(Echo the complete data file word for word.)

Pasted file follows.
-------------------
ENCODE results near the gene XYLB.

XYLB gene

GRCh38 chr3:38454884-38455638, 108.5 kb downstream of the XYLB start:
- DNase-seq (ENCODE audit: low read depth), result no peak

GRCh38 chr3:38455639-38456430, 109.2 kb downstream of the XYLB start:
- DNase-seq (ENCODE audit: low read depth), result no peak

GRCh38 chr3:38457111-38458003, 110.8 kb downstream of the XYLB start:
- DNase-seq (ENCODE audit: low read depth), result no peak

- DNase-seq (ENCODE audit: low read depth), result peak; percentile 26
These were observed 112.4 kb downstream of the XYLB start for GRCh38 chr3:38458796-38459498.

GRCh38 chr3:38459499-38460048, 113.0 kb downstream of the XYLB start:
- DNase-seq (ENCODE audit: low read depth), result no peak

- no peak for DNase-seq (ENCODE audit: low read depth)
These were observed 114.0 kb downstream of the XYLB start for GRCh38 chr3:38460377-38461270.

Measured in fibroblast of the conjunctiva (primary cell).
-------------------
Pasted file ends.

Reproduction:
ENCODE results near the gene XYLB.

XYLB gene

GRCh38 chr3:38454884-38455638, 108.5 kb downstream of the XYLB start:
- DNase-seq (ENCODE audit: low read depth), result no peak

GRCh38 chr3:38455639-38456430, 109.2 kb downstream of the XYLB start:
- DNase-seq (ENCODE audit: low read depth), result no peak

GRCh38 chr3:38457111-38458003, 110.8 kb downstream of the XYLB start:
- DNase-seq (ENCODE audit: low read depth), result no peak

- DNase-seq (ENCODE audit: low read depth), result peak; percentile 26
These were observed 112.4 kb downstream of the XYLB start for GRCh38 chr3:38458796-38459498.

GRCh38 chr3:38459499-38460048, 113.0 kb downstream of the XYLB start:
- DNase-seq (ENCODE audit: low read depth), result no peak

- no peak for DNase-seq (ENCODE audit: low read depth)
These were observed 114.0 kb downstream of the XYLB start for GRCh38 chr3:38460377-38461270.

Measured in fibroblast of the conjunctiva (primary cell).